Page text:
In the heart of Bristol, England, a lone Aboriginal flag flutters in the brisk air, symbolizing the opening of Coe Gallery’s latest exhibition, ‘WINTER.’ This unique showcase, curated by Wiradjuri-British artist Jasmine Coe, is a testament to her commitment to creating spaces where Aboriginal voices can be heard, stories shared, and art celebrated. Coe Gallery proudly stands as the only Aboriginal-owned art gallery in the United Kingdom. Coe Gallery’s ‘WINTER’ Exhibition: Celebrating Wiradjuri Art in Bristol.
‘WINTER’ Exhibition: A Celebration of Wiradjuri Art
As the UK enters colder seasons, the ‘WINTER’ exhibition, featuring the works of 17 artists, including three Wiradjuri artists—Hannah Lange, Cara Shields, Jay Bird, and Alex Birdfox—brings warmth and cultural richness to Bristol. The exhibition, curated by Jasmine Coe, serves as a platform to educate and share Aboriginal culture with UK audiences.
Jasmine Coe, born and raised in the UK, emphasizes the importance of celebrating Aboriginal culture worldwide, especially in the UK, where there exists a historical disconnect. “I think people are genuinely moved by the beauty and the resilience and the strength of the culture,” says Coe. The exhibition aims to fill a crucial space for dialogue and understanding about Australia’s history, often overlooked in the UK.
Art, History, and Activism: A Family Legacy
Art, history, and activism are deeply rooted in Jasmine Coe’s family. Her father, the renowned Paul Coe, and uncle Cecil Patten made history in 1976 by planting the Aboriginal flag on Dover Beach, challenging the concept of ‘terra nullius.’ In honor of this historic moment, Coe installed a plaque at Dover Beach earlier this year during a festival celebrating Indigenous cultures globally.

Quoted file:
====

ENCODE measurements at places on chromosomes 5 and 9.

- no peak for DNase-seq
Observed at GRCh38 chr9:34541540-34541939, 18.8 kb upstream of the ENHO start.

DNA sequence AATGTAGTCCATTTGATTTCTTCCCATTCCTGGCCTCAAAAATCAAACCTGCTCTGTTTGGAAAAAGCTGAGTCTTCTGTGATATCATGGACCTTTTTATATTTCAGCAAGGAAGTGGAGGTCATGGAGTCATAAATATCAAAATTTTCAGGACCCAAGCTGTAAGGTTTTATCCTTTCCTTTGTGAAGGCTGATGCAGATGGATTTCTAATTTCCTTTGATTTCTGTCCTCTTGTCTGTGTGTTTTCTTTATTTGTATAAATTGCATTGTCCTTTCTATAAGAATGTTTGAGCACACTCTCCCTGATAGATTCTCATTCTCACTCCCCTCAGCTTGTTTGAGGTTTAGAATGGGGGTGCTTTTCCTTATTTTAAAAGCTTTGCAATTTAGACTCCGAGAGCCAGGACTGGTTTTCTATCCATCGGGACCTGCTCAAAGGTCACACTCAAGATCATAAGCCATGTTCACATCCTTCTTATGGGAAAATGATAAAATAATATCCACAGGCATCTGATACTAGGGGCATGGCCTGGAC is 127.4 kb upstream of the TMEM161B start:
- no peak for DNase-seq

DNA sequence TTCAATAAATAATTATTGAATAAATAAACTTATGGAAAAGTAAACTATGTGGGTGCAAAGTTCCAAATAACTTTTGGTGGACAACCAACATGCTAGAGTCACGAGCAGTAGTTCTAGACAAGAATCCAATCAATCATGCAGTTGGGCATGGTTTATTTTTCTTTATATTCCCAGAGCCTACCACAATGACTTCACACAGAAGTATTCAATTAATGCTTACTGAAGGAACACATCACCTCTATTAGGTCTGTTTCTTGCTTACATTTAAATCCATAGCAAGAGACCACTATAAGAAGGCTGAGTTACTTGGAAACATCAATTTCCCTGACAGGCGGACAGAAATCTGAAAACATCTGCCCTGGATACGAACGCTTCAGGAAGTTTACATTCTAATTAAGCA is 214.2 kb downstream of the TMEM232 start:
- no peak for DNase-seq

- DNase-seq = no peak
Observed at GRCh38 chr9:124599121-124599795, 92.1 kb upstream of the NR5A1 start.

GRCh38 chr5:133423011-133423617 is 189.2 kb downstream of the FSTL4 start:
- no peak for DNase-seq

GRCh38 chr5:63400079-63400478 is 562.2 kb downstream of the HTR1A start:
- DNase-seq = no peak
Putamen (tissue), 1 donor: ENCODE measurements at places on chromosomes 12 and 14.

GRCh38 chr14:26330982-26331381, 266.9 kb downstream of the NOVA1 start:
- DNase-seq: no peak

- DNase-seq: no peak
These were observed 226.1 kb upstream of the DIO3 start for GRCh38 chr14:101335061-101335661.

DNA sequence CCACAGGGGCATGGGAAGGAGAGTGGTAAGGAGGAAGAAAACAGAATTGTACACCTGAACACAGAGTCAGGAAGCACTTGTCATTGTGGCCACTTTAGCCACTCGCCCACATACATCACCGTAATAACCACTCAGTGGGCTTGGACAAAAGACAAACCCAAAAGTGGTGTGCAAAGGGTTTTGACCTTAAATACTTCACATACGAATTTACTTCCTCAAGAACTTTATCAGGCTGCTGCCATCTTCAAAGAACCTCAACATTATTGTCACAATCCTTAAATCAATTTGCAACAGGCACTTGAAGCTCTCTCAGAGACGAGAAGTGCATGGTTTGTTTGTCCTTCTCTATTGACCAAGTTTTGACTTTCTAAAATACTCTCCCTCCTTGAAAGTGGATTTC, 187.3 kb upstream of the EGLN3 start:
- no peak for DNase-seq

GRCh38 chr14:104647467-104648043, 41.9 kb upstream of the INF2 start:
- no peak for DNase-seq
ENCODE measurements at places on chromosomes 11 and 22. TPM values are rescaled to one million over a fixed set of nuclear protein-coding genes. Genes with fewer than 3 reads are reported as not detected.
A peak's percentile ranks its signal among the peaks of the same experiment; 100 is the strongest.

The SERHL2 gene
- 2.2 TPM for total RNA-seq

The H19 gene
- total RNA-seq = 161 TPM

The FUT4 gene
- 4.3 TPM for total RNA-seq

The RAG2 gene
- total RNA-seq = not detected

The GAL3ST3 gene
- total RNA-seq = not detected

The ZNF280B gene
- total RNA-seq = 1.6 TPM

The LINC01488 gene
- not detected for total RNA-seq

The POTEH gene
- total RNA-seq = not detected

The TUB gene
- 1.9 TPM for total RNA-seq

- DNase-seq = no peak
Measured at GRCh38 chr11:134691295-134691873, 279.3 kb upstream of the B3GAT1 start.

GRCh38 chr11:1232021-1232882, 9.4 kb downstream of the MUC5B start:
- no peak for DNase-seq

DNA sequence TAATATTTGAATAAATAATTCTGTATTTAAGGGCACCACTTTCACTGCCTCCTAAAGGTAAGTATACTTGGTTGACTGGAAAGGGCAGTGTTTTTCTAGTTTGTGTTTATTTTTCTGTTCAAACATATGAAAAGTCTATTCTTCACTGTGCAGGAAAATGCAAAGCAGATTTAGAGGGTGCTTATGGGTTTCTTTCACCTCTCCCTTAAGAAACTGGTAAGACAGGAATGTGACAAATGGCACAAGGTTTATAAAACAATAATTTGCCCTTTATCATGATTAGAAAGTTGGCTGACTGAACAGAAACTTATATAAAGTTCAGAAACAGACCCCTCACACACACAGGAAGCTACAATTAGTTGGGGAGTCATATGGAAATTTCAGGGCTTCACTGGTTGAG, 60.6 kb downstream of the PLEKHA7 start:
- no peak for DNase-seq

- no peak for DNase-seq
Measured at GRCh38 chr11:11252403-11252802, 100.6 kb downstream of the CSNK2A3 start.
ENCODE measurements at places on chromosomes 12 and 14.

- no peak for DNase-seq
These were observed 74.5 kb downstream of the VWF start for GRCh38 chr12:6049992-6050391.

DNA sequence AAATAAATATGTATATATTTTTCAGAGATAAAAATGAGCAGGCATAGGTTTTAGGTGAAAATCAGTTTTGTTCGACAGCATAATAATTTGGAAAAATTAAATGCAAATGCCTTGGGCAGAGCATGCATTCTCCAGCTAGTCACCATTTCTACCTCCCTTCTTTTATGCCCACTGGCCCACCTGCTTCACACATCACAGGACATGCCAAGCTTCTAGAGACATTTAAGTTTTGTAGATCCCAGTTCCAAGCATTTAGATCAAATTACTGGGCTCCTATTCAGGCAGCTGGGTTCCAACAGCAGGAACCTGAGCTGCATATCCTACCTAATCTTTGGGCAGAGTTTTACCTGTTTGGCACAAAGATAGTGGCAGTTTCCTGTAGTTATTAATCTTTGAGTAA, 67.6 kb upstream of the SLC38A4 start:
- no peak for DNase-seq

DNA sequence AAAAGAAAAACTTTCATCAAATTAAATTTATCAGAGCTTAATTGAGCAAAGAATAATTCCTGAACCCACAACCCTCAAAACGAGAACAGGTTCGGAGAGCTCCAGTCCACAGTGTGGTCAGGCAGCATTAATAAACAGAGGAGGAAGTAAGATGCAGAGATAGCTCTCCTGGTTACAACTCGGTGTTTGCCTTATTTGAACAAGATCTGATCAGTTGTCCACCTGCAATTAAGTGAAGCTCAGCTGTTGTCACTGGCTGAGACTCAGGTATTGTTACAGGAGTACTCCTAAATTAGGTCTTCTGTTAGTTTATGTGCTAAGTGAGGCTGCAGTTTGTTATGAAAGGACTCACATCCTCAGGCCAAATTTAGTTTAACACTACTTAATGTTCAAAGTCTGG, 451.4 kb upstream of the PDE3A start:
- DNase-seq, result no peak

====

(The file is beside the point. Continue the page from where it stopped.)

For Jasmine Coe, art is a powerful medium that connects her to culture and serves as a means of expressing her experiences and internal struggles. Her two pieces in the exhibition, both titled ‘Father Moon,’ celebrate the moon’s beauty and signify her relationship with her father, who gave her the middle name ‘Arana,’ meaning ‘moon’ in Wiradjuri.
Bridging Distances Through Art
Despite living far from Wiradjuri Country, Jasmine Coe embarked on a transformative journey in 2016, connecting with her roots, family, and heritage. The memories and experiences from that trip continue to influence her work, allowing her to cherish and incorporate them into her artistic expressions.
Stepping into Coe Gallery in Bristol, surrounded by Indigenous art, books, and native Australian flowers, one can momentarily forget the physical distance. The gallery becomes a bridge between continents, bringing a touch of home to the UK.
Coe Gallery’s Future Aspirations
Jasmine Coe envisions a permanent space for Coe Gallery in the future. Already achieving success, the gallery collaborated with the Australian High Commission, displaying artwork for the first Indigenous Fashion Show at Australia House. Looking ahead, Coe aims to continue collaborating with artists from Australia, sharing their art across the UK and Europe.
“We’re always looking for artists to work with,” says Coe. “It’s always lovely showing new works and introducing new artists to this side of the world.”
As Coe Gallery goes from strength to strength, Jasmine Coe’s commitment to creating spaces for Aboriginal voices remains at the forefront, fostering cultural exchange and appreciation in the UK.
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